Spare tires. Saddlebags. Love handles. Muffin tops. Whatever you call the excess flab hanging around your midsection, know that it really needs to go—and not just for aesthetic reasons. Those extra five or 10 pounds you’re carrying around your midsection are far more dangerous than you probably realize.
Researchers from the Norwegian University of Science and Technology, Imperial College London, and the Oslo University Hospital say a BMI between 25 and 29.9, which is considered overweight but not obese (though that’s even more dangerous), is linked with a higher risk of heart failure. (If you’re 5’9 and 169 pounds, for example, you’d have a BMI of 25, according to the CDC.) That’s according to their new meta-analysis of 23 studies with almost 650,000 participants.
Now, body mass index (BMI) isn’t always reliable since it calculates the relationship between weight and height to measure your body fat. But here’s what the cross-analysis revealed:
– Overweight men and women have a 35 percent increased risk of heart failure compared to people with a normal weight.
– Compared with normal weight, obesity (a BMI of 30 or higher) increases your risk of heart failure two to three times.
– For every increase of 5 BMI units, death from heart failure jumps by 26 percent, according to results from four different studies.
– Every 10cm increase in waist circumference is linked to a 29 percent higher risk of heart failure—based on twelve studies with over 360,000 participants.
To put that in perspective: Men with a waist circumference of 105cm (between a 40-42” in pants) practically doubled their risk of heart failure compared with men whose waist measured 83cm (between a 32-34”). For women, the risk was 80 percent higher(!) when their waist circumference measured 90cm (between a size 12-14) compared with a waist circumference of 70cm (size 6). A higher waist-to-hip ratio was also correlated with a greater risk of heart failure.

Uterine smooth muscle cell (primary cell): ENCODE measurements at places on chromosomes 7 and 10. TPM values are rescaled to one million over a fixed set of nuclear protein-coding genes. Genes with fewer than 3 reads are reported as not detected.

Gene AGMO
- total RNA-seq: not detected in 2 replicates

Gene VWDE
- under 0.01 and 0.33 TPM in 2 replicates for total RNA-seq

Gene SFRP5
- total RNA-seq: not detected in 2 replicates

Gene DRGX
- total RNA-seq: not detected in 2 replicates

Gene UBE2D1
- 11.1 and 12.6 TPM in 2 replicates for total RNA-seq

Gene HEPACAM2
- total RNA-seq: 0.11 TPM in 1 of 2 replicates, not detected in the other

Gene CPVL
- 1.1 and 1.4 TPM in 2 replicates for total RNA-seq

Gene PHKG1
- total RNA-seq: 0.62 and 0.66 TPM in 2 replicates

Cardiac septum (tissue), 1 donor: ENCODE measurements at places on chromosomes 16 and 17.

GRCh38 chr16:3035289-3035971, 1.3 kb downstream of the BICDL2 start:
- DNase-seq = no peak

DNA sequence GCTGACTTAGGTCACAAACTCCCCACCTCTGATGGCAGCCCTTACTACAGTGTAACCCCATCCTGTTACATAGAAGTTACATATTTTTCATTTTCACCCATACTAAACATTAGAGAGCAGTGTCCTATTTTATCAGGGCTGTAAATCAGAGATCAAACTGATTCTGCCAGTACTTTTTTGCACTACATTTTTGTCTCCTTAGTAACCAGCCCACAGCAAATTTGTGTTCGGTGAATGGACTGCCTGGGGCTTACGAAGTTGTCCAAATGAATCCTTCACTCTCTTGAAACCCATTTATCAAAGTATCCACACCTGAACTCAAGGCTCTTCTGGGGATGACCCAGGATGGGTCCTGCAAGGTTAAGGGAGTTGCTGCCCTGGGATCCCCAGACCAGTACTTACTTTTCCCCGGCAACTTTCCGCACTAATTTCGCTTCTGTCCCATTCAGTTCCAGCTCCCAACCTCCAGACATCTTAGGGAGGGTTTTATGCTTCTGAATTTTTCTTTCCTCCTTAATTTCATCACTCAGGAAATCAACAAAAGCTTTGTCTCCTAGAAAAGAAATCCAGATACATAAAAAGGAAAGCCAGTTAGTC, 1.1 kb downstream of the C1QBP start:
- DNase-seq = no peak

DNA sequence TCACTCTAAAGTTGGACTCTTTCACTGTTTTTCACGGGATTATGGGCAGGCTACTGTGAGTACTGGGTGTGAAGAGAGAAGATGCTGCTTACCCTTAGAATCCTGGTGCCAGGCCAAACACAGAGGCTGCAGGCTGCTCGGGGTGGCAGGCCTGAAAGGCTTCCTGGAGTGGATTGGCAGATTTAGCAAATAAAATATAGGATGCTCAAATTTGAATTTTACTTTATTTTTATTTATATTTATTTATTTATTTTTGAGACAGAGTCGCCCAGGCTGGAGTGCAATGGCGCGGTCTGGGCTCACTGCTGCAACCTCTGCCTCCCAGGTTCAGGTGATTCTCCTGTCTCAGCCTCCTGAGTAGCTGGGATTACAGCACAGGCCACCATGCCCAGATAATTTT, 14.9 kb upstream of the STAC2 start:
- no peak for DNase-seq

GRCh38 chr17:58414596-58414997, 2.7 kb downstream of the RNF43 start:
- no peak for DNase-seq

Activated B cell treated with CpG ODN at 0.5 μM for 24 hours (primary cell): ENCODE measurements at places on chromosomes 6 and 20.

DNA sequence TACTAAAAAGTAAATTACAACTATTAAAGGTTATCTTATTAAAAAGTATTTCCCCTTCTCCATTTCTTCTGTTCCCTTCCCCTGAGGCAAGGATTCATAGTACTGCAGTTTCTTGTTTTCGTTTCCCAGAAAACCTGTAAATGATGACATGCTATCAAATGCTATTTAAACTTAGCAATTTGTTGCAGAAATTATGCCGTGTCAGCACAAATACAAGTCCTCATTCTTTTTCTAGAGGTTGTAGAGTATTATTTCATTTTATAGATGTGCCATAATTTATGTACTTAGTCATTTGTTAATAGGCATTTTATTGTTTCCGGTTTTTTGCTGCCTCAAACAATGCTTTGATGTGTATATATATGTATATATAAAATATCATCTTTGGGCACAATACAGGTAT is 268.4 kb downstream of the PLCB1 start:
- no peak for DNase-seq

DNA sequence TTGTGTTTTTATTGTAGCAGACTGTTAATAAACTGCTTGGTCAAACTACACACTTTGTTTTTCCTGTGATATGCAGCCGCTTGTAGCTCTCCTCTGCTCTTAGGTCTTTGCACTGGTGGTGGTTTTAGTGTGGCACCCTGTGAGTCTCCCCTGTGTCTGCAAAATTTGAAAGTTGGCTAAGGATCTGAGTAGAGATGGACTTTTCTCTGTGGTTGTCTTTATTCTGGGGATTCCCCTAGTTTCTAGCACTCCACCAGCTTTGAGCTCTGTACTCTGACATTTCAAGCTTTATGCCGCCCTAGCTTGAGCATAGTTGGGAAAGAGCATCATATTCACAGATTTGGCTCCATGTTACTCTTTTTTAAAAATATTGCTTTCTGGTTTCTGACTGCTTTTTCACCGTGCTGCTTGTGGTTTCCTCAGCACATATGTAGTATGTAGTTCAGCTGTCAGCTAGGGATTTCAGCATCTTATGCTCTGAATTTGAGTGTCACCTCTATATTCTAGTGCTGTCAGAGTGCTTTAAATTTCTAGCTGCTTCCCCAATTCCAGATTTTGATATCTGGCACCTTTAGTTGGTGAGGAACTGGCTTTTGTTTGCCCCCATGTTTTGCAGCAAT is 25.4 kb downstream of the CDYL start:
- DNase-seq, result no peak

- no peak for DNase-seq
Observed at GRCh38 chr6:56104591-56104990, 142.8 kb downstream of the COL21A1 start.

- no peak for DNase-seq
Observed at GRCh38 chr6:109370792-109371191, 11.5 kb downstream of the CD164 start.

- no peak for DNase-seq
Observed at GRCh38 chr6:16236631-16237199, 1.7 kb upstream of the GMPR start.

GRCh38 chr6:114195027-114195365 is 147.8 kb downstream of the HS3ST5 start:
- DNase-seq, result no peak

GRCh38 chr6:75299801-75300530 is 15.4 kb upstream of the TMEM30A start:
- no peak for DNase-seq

“Waist circumference measurements can easily be taken at a regular medical examination and can help when considering the patient’s risk of heart failure,” said study author Dagfinn Aune. But you can just as easily measure your waist circumference yourself using measuring tape. (Or, try one of the six effective ways to calculate your body fat.)
Obesity has always been known to ramp up your risk of high blood pressure, diabetes, and a poor blood fat profile, which subsequently up your chances of suffering a heart attack and heart failure. These studies found similar (though less extreme) results in people who are overweight but not obese, even when adjusting for lifestyle factors that may affect the link between BMI and heart failure.
“Physical activity and a more plant-based diet with lots of fruits and vegetables and whole grains are important to prevent overweight and obesity, and some studies suggest that they may also be beneficial in preventing heart failure,” Aune says.
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